Prelude to War, Capra’s first movie in the series, depicts the Nazi propaganda machine.

Prelude to War, Capra’s first movie in the series, depicts the Nazi propaganda machine.

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Frank Capra's seven-film series Why We Fight is said to have been directly inspired by, and the United States' response to, Triumph of the Will.





Frank Capra receiving the Distinguished Service Medal from U.S. Army Chief of Staff General George C. Marshall, 1945

Frank Capra receiving the Distinguished Service Medal from U.S. Army Chief of Staff General George C. Marshall, 1945

Why We Fight is a series of seven documentary films commissioned by the United States government during World War II to justify to U.S. soldiers their country's involvement in the war.
Later on, they were also shown to the U.S. public to persuade them to support U.S. involvement in the war.






Most of the films were directed by Frank Capra, who was daunted, yet impressed and challenged, by Leni Riefenstahl's propaganda film Triumph of the Will, and worked in direct response to it.

The series faced a tough challenge: convincing a recently non-interventionist nation of the need to become involved in the war and ally with the Soviets, among other things.
In many of the films, Capra and other directors spliced in Axis powers propaganda footage going back twenty years, and re-contextualized it so it promoted the cause of the Allies.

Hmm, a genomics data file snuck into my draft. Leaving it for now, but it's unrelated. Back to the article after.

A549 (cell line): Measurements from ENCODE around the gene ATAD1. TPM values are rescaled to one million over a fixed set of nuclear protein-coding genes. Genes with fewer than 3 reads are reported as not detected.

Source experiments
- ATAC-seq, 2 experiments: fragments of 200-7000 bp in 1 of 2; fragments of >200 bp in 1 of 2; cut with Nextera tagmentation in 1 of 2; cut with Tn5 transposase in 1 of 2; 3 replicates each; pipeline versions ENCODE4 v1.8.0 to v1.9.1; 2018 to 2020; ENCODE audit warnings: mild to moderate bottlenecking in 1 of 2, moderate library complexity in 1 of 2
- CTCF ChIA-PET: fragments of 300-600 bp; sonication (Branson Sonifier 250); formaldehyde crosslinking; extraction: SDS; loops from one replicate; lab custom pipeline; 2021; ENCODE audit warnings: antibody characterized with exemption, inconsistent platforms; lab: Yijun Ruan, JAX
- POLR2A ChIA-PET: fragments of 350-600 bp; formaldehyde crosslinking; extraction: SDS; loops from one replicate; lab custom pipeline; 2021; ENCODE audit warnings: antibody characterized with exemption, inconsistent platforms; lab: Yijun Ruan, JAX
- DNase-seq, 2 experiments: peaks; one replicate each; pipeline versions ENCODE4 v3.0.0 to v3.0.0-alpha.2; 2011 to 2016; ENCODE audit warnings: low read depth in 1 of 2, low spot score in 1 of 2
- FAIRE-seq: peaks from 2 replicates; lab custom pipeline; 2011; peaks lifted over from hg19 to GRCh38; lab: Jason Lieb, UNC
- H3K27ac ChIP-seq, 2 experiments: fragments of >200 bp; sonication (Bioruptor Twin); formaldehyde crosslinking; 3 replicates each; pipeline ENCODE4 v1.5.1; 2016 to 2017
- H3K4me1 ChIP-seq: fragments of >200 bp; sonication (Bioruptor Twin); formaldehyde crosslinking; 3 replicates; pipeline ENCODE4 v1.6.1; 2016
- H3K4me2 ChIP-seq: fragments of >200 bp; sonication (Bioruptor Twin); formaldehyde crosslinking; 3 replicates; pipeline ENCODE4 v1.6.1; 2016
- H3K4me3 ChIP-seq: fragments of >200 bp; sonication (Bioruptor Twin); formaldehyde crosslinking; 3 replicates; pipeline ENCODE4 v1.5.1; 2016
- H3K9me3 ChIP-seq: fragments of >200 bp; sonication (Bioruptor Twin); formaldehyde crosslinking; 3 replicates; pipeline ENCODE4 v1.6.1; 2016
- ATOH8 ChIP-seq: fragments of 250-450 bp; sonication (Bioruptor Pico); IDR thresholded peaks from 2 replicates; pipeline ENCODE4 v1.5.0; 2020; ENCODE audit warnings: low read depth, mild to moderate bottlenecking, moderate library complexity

Why We Fight was edited primarily by William Hornbeck, although some parts were re-enacted "under War Department supervision" if there was no relevant footage available.
The animated portions of the films were produced by the Disney studios – with the animated maps following a convention of depicting Axis-occupied territory in black.

Here’s a list of the films:

Prelude to War (1942; 51min 35s) (Academy award as Documentary Feature) – this examines the difference between democratic and fascist states, and covers the Japanese conquest of Manchuria and the Italian conquest of Ethiopia.
Capra describes it as "presenting a general picture of two worlds; the slave and the free, and the rise of totalitarian militarism from Japan's conquest of Manchuria to Mussolini's conquest of Ethiopia".

The Nazis Strike (1943, 40min 20s) – covers Nazi geopolitics and the conquest of Austria, Czechoslovakia and Poland.
Capra's description:
"Hitler rises. Imposes
Nazi dictatorship on Germany.
Goose-steps into Rhineland and Austria.
Threatens war unless given Czechoslovakia. Appeasers oblige.
Hitler invades Poland.
Curtain rises on the tragedy of the century—World War II."